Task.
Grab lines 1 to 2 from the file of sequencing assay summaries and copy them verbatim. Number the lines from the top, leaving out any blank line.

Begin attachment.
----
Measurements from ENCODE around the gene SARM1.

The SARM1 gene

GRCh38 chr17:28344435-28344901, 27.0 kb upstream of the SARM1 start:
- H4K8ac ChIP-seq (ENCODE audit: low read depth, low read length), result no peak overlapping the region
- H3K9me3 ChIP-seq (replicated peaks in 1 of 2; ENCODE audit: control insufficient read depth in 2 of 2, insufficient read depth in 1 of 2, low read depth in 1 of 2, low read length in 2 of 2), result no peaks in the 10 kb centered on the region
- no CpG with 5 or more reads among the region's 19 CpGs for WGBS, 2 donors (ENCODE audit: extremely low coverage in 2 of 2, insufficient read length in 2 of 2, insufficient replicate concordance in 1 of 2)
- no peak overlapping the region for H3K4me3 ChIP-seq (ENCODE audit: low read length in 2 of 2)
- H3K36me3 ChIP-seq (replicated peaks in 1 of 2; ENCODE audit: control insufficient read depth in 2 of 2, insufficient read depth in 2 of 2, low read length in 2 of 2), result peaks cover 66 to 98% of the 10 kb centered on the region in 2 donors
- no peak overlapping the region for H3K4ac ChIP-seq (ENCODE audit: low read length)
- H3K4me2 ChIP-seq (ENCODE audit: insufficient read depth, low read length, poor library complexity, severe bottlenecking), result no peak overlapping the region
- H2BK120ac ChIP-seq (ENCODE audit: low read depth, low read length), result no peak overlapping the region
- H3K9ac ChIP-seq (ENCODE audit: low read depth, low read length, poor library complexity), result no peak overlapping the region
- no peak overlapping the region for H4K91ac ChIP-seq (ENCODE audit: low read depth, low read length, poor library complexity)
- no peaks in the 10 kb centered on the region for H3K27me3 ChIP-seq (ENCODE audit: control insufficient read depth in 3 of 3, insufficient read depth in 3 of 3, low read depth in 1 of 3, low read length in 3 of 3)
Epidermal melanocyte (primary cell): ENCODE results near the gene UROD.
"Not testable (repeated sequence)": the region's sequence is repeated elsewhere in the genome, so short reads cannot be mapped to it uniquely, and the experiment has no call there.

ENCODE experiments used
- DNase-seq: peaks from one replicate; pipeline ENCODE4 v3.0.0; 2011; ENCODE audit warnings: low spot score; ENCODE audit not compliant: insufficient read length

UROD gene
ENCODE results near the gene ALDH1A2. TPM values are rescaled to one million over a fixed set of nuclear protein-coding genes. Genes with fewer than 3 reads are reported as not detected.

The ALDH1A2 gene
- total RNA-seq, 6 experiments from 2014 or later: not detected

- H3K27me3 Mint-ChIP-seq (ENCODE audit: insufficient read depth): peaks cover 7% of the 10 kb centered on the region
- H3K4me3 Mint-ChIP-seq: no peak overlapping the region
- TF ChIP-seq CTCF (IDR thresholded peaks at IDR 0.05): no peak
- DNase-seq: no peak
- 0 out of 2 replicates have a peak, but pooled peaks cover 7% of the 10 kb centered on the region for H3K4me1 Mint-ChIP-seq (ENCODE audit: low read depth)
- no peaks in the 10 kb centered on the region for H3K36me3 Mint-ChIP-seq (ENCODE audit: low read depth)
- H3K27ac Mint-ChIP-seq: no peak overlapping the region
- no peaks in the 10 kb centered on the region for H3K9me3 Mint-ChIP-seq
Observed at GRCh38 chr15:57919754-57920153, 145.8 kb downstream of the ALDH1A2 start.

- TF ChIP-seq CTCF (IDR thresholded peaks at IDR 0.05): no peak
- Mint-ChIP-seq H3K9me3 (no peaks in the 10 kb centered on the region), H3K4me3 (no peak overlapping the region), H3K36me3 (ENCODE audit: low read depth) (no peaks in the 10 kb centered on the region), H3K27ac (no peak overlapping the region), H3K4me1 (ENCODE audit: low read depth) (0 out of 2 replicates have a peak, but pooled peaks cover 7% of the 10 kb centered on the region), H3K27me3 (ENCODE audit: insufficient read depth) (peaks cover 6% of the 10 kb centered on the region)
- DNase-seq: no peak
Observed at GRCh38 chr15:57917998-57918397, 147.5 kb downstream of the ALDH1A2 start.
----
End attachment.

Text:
Measurements from ENCODE around the gene SARM1.

The SARM1 gene